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Do you know anyone who earns only through SL?


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Kwakkelde Kwak wrote:

...

So if the store you mention is the one mentioned in the interview (which it can't be anyway because of the non $4 dresses), they'd have to have sold 9 dresses an hour, since the very first day ofSL.

That's a fun calculation and quite interesting too. It actually illustrates one important point: time. I think there are two ways to make real money as a content creator in Second Life.

One is to spot the next big fad soon enough and jump on it at the right moment. Don't be the first - pioneering entrepreneurs usually fail in SL as in RL - but get in before the competition gets too stiff. If you manage that, you can make really good money for a while. It's not going to last though. Sooner or later the market becomes saturated, or people loose interest or you'll have to compete against too many other copycats. Don't be surprised if there are hundreds of 100 L$ mesh bodies for sale by the end of this year.

The other way is to come up with something that sells steadily over time. Spend a day building and listing something nice that sells steadily for a dollar a week for the next five years, yes that makes a lot of sense. But time is running out.

Here's a fairly typical example of what a typical new, not yet established creator/merchant has to face ... umm yes, that would be me. ;)

Let's say I build a house, a nice moderately big, moderately complex building for somebody to live in. That's hardly fashionable but if it's done well enough, it should be a steady seller.

So I spend two weeks building this house and then I list it for sale for 500 Lindens. Now, to be honest I'm not really a newcomer anymore. I can hardly call me an established merchant but at least I'm beginning to gain a reputation, a small but growing customer base and some experience in how SL marketing works. With that advantage and a little bit of luck the house may well sell two a month (with a lot of luck, it may even be three or four). So, four shiny US dollars a month - how long does it take to generate two weeks' worth of RL income?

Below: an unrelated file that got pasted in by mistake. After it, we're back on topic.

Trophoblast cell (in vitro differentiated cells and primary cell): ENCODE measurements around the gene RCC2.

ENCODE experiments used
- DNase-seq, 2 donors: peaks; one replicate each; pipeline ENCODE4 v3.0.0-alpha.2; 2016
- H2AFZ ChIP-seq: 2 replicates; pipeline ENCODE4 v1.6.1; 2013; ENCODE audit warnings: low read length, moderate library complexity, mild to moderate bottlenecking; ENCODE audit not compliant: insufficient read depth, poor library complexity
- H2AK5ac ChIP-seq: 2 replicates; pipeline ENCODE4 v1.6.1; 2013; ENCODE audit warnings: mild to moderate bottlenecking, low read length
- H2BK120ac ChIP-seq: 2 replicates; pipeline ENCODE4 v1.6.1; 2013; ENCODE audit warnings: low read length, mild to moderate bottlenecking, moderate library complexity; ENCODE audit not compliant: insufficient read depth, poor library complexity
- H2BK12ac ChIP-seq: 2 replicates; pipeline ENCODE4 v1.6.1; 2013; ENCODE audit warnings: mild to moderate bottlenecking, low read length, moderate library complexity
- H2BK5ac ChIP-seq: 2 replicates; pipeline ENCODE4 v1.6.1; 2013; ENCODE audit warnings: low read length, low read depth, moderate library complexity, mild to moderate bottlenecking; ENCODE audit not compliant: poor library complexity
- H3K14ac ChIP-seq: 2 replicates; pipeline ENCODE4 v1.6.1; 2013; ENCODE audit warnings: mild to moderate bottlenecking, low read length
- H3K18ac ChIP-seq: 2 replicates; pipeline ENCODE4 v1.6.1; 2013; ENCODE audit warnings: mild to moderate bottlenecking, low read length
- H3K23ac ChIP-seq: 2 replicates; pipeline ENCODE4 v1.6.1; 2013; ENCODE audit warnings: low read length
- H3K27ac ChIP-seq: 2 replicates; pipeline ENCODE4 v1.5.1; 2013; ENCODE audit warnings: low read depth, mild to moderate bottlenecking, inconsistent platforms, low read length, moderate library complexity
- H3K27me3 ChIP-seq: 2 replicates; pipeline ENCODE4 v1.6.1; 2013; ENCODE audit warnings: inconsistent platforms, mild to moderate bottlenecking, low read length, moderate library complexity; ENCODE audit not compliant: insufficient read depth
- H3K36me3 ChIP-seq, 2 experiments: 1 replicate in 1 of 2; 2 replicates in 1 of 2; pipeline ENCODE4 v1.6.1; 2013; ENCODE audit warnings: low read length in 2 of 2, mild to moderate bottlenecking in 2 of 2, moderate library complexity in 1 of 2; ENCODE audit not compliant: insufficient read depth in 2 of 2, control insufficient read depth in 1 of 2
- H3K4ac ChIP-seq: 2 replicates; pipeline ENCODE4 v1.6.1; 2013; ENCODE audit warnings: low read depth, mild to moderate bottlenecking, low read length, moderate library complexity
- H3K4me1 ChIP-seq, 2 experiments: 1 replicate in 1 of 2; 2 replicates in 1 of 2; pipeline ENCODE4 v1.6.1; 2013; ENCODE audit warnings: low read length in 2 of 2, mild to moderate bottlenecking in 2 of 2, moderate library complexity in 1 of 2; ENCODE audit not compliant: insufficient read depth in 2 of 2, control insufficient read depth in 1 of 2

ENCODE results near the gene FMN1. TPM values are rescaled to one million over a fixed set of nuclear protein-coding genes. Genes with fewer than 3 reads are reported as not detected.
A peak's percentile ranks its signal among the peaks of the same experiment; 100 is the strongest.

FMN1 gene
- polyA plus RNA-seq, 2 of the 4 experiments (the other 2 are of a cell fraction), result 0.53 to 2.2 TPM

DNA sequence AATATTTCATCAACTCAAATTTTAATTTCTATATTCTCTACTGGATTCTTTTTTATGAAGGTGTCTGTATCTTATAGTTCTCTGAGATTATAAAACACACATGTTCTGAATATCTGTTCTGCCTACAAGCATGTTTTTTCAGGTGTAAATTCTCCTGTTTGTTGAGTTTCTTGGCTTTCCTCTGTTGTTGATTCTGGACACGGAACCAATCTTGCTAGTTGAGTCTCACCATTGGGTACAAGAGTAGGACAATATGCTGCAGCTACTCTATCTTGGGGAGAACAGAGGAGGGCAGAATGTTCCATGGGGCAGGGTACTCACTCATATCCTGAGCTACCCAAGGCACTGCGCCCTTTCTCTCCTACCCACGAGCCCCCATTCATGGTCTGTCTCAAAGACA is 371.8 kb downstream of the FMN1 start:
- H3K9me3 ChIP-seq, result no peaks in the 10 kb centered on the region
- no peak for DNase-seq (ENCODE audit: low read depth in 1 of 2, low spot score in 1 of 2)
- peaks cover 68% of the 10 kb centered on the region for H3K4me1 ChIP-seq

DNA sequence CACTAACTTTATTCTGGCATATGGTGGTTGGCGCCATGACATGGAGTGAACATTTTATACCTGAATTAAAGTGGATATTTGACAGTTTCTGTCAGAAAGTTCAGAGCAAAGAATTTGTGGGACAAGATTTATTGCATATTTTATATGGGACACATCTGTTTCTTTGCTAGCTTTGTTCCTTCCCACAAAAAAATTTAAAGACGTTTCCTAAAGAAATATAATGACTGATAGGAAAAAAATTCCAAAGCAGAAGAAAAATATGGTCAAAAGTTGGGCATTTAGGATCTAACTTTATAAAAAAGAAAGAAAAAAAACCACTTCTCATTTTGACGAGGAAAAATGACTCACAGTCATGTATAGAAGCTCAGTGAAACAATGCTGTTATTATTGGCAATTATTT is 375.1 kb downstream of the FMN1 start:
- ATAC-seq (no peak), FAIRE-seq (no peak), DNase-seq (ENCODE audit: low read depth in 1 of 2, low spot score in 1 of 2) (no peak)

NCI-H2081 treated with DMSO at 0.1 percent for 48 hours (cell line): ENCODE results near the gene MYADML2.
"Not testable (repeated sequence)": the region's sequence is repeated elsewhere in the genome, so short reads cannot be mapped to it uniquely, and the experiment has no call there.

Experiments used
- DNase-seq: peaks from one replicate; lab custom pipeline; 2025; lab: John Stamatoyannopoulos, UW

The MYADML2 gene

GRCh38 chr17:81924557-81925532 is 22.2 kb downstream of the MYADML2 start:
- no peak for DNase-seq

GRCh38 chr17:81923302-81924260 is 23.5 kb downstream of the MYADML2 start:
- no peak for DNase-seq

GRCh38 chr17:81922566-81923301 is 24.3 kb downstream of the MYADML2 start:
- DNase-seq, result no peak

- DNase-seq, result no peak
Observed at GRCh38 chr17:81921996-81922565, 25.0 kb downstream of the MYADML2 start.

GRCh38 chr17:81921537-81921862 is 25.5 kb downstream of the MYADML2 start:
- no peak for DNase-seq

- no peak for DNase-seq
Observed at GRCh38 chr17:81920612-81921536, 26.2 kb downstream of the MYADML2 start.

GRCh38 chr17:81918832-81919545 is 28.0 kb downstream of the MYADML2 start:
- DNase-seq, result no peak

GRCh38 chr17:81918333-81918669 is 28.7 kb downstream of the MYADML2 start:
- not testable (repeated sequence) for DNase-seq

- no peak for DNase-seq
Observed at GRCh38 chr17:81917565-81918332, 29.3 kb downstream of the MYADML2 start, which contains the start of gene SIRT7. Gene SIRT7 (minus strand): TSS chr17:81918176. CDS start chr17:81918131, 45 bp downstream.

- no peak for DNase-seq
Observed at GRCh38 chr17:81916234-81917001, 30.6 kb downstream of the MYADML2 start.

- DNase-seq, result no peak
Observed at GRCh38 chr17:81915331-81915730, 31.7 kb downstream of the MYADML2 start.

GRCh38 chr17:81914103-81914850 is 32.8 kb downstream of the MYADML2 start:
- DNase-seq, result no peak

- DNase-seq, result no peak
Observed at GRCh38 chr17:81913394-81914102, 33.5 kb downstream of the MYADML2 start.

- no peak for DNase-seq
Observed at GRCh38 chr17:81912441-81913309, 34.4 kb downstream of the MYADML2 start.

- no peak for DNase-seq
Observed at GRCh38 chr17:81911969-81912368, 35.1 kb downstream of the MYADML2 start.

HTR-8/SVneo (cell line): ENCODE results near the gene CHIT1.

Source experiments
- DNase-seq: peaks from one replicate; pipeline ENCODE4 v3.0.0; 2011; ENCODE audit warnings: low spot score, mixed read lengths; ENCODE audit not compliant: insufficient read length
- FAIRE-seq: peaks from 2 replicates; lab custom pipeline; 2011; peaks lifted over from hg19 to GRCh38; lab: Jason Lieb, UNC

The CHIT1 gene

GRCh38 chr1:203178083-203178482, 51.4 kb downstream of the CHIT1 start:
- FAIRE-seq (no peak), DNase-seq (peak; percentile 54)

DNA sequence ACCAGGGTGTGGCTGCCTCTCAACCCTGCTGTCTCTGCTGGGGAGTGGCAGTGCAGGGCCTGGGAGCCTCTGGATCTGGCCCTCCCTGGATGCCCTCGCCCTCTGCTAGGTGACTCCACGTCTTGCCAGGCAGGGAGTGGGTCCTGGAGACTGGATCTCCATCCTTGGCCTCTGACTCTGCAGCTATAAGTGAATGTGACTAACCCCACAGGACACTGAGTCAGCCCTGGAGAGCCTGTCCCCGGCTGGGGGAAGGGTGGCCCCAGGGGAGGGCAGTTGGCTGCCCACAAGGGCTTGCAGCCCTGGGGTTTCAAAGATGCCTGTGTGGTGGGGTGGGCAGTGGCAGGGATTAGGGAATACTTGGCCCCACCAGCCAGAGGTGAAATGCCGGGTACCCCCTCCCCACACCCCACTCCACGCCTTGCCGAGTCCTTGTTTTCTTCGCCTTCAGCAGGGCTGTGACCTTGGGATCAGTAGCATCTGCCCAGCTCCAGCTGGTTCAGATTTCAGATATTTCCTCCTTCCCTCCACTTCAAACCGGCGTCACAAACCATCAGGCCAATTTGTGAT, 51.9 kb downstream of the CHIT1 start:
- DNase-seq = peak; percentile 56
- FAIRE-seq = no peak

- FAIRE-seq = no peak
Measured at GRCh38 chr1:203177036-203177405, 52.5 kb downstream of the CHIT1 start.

Add to that the uncertainty. When you run a Second Life business, you're figting for a share of an oversaturated and declining market and you're at the mercy of some notoriously buggy and user-unfriendly software maintained by a notoriously irresponsible company who is currently desperately trying to find ways to improve their own profit margins.

So, is it possible to make a real life living from SL? Yes, people do. But the real questions are who can do it and how:

If you are in the market, manage to spot the next fad and jump on it right after it has started to take off, you can make really good money while it lasts.

If you established your business back when times were better, you should still be able to maintain a decent income if you work hard and have a big enough backcatalog of steady sellers.

If you want to enter or re-enter the market with "slow and steady sales" items: No, it's too late. For the most part the future of SL is anybody's guess right now but the one thing we can be certain of is that the market isn't going to get any better.

If you are new to the market or been away for a while and want to find the next big fad: Yes, it is possible. But considering the investment in time and money and the high risk factor, a lottery ticket is a much better investment.

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If you read The Tipping Point you will see an in depth analysis of how things become super popular. That is not the topic of this thread, but what I found interesting is that even in this era of massive constant instant communication and marketing, word of mouth is still king. Ultimately, that is how a successful business is built -- people telling other people. The trick of course is making a product that people want to talk about.

Another illuminating topic is The Long Tail, which for me was about finding a niche. I was not actually looking for a niche, I just started making a style of houses and furniture that I could not find anywhere as a customer. Apparently there were others besides me looking for this style. (I like when people who know my work well tell me they can spot something made by me because my work has a distinctive look.) Now, of course, there are lots of others making things in this style.